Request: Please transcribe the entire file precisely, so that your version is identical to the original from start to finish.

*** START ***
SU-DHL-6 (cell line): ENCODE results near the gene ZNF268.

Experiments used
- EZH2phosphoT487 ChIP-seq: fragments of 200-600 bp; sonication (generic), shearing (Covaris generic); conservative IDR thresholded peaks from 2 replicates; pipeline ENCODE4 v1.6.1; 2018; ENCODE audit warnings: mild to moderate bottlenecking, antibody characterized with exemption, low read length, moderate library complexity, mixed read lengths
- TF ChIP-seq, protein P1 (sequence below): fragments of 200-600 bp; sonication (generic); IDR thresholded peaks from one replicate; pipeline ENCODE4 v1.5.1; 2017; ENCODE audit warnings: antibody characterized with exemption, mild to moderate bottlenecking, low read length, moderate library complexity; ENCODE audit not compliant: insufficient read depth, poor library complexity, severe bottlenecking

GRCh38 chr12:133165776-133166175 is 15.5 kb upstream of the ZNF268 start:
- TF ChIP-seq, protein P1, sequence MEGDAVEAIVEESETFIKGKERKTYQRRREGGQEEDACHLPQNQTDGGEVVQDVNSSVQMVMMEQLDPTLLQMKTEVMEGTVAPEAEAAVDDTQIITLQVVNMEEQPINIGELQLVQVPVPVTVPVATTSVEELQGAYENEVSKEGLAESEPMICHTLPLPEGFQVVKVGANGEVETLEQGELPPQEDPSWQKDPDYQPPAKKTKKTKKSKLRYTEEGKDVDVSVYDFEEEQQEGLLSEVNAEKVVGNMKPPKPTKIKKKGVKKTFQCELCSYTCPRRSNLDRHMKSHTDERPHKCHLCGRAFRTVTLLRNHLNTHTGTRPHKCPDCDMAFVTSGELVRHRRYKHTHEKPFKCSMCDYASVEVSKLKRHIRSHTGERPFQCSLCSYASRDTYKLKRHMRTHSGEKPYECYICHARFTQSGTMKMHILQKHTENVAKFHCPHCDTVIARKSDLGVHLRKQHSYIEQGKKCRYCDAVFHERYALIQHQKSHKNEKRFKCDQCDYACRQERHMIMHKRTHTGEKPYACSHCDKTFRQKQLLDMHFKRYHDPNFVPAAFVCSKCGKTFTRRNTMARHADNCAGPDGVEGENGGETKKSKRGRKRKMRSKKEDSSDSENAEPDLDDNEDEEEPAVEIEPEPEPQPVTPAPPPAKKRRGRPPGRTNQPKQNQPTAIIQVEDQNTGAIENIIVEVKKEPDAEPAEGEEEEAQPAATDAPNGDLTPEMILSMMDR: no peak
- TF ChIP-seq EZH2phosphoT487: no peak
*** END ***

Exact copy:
SU-DHL-6 (cell line): ENCODE results near the gene ZNF268.

Experiments used
- EZH2phosphoT487 ChIP-seq: fragments of 200-600 bp; sonication (generic), shearing (Covaris generic); conservative IDR thresholded peaks from 2 replicates; pipeline ENCODE4 v1.6.1; 2018; ENCODE audit warnings: mild to moderate bottlenecking, antibody characterized with exemption, low read length, moderate library complexity, mixed read lengths
- TF ChIP-seq, protein P1 (sequence below): fragments of 200-600 bp; sonication (generic); IDR thresholded peaks from one replicate; pipeline ENCODE4 v1.5.1; 2017; ENCODE audit warnings: antibody characterized with exemption, mild to moderate bottlenecking, low read length, moderate library complexity; ENCODE audit not compliant: insufficient read depth, poor library complexity, severe bottlenecking

GRCh38 chr12:133165776-133166175 is 15.5 kb upstream of the ZNF268 start:
- TF ChIP-seq, protein P1, sequence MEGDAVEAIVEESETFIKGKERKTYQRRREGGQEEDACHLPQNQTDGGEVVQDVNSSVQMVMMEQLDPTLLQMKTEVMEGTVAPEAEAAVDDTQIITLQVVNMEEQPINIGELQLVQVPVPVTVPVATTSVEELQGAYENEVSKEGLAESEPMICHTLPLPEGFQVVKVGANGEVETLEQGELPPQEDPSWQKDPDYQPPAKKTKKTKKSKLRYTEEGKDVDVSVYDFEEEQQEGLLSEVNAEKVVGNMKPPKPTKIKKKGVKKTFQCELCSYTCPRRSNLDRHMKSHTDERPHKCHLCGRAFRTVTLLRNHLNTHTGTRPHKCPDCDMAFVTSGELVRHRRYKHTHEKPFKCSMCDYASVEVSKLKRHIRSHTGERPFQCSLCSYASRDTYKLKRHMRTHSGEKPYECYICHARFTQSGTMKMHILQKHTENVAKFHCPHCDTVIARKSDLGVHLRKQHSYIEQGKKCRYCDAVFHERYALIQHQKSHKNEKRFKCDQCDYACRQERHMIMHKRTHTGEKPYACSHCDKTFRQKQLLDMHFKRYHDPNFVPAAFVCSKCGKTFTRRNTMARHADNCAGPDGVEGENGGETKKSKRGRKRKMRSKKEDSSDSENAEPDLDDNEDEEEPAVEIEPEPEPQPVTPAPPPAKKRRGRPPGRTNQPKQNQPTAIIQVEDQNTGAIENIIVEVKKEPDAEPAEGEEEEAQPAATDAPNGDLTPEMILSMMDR: no peak
- TF ChIP-seq EZH2phosphoT487: no peak